On Twitter, in front of the Alamo, in your campaign, you’ve been huffing and puffing like the Big Bad Wolf and now you’re dancing around like Little Red Riding Hood. That is not leadership.
In Texas today, those fighting for civil rights don’t wield fire hoses in the streets or collect taxes and administer tests at the polls. But the Texas politicians who fight voting fairness today use the Texas Attorney General’s office and legislative weapons that have the same effect, often using them against the same minority senior citizens who fought the early civil rights battles.
It is profoundly important to honor President Johnson’s historic contributions to justice and democracy — and to appreciate how hard he fought for the rights of every Texan and every American.
We cannot properly honor President Johnson or his legacy, however, unless we are also unafraid to call out the current state leaders who somehow see their own ambitions and political future dependent upon discounting and suppressing the precious voting rights of Texas voters.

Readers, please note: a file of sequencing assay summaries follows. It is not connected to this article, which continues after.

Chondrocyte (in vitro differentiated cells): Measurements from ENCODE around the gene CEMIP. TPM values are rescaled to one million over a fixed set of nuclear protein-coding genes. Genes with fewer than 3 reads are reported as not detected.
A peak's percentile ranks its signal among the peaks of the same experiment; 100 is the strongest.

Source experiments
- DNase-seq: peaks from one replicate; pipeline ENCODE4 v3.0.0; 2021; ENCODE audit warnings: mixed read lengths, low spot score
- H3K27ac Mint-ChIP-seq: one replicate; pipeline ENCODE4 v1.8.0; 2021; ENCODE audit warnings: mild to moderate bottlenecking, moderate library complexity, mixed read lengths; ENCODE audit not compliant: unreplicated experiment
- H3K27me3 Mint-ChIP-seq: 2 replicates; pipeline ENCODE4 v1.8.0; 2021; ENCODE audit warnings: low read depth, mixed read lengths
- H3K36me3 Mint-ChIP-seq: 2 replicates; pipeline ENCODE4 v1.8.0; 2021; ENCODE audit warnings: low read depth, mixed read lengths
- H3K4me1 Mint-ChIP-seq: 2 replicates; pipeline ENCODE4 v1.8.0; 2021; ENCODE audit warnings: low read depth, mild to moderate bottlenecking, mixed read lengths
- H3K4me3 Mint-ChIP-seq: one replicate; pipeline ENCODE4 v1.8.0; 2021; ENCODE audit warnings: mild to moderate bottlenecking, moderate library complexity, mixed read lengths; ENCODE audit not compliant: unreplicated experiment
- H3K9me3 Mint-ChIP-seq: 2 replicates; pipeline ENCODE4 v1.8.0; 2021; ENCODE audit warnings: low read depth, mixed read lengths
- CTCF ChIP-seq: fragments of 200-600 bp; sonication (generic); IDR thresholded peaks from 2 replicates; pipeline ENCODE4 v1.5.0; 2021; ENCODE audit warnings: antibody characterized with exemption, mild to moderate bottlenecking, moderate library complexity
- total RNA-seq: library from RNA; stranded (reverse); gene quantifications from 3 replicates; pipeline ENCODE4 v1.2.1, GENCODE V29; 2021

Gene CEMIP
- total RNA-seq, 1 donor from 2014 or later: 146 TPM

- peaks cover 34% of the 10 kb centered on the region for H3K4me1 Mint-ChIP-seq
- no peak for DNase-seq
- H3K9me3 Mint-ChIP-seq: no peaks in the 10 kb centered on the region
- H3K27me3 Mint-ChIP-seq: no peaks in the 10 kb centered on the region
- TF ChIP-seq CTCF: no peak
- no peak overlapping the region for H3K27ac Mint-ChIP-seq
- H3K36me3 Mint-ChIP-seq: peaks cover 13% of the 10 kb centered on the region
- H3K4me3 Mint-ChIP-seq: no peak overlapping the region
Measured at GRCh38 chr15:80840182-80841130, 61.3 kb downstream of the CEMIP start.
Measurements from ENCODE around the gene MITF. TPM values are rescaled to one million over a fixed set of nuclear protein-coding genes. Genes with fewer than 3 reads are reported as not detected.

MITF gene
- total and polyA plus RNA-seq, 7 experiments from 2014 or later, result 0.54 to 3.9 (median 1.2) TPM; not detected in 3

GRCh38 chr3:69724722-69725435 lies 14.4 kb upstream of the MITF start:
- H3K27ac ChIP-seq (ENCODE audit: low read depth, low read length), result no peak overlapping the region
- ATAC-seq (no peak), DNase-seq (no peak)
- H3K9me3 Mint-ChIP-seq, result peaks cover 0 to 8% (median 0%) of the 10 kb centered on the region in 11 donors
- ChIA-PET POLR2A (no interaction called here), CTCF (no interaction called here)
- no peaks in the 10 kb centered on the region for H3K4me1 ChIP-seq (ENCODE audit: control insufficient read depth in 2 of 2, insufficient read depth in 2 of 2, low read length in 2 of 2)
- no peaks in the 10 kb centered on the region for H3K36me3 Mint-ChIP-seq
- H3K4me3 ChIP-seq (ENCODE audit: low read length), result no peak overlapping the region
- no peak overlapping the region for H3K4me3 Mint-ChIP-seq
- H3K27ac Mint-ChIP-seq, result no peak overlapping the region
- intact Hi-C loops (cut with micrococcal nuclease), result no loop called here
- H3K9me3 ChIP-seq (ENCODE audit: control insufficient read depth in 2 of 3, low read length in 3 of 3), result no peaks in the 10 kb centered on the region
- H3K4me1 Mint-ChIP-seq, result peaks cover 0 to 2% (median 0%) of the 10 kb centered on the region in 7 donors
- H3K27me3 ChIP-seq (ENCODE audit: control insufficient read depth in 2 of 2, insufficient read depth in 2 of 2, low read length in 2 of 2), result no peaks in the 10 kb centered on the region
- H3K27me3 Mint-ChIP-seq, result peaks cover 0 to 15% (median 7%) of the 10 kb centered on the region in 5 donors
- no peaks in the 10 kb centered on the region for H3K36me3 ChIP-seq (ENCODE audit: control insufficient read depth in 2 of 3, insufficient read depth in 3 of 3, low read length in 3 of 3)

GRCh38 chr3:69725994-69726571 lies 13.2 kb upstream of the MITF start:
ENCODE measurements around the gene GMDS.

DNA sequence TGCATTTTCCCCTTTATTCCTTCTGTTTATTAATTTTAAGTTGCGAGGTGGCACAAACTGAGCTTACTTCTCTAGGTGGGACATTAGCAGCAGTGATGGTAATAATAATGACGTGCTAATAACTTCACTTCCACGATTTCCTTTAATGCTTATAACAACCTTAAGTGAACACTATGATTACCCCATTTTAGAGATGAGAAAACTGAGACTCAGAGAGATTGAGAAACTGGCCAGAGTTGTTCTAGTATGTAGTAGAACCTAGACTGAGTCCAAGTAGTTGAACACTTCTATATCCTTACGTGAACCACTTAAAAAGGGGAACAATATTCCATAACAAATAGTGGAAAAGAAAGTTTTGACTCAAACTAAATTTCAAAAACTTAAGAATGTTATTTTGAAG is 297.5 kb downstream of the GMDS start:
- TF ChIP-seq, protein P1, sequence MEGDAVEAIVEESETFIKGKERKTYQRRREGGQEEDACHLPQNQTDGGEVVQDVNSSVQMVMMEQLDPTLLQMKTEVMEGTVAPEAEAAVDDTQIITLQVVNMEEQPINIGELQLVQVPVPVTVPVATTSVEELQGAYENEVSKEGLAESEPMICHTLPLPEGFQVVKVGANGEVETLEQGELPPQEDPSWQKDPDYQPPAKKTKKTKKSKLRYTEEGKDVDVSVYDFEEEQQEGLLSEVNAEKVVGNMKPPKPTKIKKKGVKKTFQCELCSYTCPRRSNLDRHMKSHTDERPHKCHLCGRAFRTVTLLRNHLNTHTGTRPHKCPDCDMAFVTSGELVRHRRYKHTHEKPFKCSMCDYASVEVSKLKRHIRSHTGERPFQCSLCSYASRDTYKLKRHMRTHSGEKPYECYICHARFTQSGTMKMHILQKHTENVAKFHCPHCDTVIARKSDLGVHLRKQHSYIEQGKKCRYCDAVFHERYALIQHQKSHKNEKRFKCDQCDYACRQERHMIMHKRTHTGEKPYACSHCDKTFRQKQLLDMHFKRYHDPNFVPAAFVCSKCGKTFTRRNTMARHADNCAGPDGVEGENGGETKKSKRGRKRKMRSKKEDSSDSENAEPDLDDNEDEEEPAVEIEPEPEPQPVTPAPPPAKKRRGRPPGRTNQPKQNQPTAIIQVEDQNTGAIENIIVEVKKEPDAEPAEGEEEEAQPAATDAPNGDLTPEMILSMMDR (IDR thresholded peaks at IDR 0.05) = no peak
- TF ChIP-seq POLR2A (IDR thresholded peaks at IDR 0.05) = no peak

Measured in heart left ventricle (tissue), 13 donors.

Electoral politics in Texas needs more heroes. The established political parties and career politicians aren’t providing them. My hero is me, in seven months, when the people of Texas choose me to represent the state’s most crucial interests: our farmers, and our agricultural economy. They, like all Texans, deserve a government that lets them just keep livin’.
This map tracks the closure of Texas abortion providers, which are increasingly located only in major cities along interstate highway corridors, leaving rural Texans without the safe, legal abortion care they’d been able to access since Roe v. Wade.